At first glance, the most striking feature of Pelle Carlberg's
solo debut is the track listing. It seems an artist with songs
titles like "How I Broke My Foot And Met Jesus" and
"Go to Hell, Miss Rydell" might offer manic comedy echoing
Frank Zappa, or caustic rock and roll that would make
Liam Gallagher proud. In reality, Everything. Now!
has very little of either. What Carlberg's record does feature
are hushed guitars, reflective lyrics, and stunningly sincere
Carlberg, who has also recorded three full-length albums with
the band Edson, offers both lush, orchestral pop-rock and
acoustic ballads. His vocals often recall Morrissey's morbid
laments, but his assured guitar work and the rich arrangements
keep the music from becoming dour. There is a dreamlike quality
to the record, and it becomes more cohesive with each play.
Like Morrissey, Carlberg is an unconventional lyricist, but his
poetry is disarmingly straightforward. In the same way Björk
turns a phrase as if she has little sense of the way people actually
speak, many of the album's finest lyrical moments are both simple
The beautiful (and bizarrely titled) "Musikbyrån Makes
Me Wanna Smoke Crack" opens the album with a reflection on
the untimely death of Warren Zevon. Carlberg comments on
the tragedy with self-effacing sincerity. The song transitions
into the hilarious "Bastards Don't Blush," which introduces
us to Carlberg's left-field sense of humor. Sarcasm and bitterness
are scattered throughout these songs, but they only add another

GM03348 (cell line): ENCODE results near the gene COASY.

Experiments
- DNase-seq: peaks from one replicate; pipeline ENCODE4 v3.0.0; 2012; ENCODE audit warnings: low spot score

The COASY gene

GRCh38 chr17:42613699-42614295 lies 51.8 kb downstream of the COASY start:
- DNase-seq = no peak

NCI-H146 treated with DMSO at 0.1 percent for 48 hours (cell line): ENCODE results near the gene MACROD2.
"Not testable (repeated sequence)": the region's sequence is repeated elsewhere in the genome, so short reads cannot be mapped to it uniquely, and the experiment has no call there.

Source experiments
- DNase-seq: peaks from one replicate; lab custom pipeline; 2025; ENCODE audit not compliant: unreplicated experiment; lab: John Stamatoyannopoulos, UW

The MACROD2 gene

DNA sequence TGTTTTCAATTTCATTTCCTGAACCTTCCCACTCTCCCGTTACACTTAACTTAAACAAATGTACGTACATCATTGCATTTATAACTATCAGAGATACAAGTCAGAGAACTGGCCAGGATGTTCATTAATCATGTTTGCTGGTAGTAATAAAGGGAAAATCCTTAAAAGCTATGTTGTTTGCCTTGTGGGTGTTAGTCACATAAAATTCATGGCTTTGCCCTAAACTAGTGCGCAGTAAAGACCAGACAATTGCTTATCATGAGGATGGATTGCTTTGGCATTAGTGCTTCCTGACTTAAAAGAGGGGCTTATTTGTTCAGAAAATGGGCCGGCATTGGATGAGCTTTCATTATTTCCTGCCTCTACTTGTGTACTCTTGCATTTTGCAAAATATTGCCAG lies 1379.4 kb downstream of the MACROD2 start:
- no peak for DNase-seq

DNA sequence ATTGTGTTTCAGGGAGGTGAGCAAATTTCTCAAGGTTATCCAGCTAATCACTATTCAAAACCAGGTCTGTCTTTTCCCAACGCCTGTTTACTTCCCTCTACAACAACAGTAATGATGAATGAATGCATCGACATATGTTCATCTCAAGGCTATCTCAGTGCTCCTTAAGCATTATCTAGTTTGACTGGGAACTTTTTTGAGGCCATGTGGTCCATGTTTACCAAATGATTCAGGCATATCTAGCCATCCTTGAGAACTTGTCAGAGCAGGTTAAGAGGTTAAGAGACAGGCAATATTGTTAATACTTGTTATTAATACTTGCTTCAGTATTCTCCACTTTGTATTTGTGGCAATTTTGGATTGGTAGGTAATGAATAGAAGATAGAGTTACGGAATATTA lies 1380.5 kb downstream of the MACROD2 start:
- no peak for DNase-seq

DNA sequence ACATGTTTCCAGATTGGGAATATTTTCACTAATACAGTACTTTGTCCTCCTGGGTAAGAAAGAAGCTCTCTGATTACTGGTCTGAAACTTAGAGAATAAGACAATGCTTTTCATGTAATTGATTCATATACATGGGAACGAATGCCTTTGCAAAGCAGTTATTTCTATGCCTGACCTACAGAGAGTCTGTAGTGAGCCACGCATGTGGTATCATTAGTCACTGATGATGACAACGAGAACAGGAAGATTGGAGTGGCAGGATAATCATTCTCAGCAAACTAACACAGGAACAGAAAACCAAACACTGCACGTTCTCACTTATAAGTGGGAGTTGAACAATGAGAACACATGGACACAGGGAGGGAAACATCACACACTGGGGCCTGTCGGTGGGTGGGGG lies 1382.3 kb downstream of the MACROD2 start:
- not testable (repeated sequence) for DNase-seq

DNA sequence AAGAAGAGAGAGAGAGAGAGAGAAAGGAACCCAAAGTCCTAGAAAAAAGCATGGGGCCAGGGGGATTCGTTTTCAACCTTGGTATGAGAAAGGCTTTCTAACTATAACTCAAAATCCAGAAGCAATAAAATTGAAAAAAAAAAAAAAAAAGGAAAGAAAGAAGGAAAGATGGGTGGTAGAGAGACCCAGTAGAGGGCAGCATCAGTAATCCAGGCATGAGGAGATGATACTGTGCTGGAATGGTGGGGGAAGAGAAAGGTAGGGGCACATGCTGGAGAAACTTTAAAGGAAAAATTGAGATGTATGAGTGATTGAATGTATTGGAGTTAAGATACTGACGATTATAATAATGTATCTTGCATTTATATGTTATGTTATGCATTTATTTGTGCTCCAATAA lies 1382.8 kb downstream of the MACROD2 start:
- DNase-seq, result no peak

dimension to a very human album.
Carlberg's songs are portraits of everyday life. Nowhere are his
observations sharper than on the closer "Mind The Gap."
The song is an affecting meditation on the human tendency to turn
away from pain and suffering. "It's sad to see how people look
away," Carlberg sings, but he doesn't let the song run its
course without a smirk. He later reflects, "I wanted to ask
her what she meant / If she had a brain made of cement." The
song ties together all of Carlberg's considerable talents.
The plaintive acoustic guitar on "Telemarketing" manages
to turn something hopelessly mundane into poetry. "Don't sell
me things that I don't need / Don't make me buy your scheme / I
can't say no to a human voice," he sings. The final sentence
explains exactly how Pelle Carlberg took eleven very good songs
and made them into one great album. For whatever reason, records
that reflect the record-maker have always been rare, and Carlberg
confesses just enough to make this a beautiful, remarkably human
piece of work.
1. Musikbyrån Makes Me Wanna Smoke Crack
2. Bastards Don't Blush
4. A Tasteless Offer
5. Go To Hell, Miss Rydell
7. Oh No! It's Happening Again
8. How I Broke My Foot And Met Jesus
9. Summer Of '69
10. I Had A Guitar (Bjärton and I)
11. Mind The Gap
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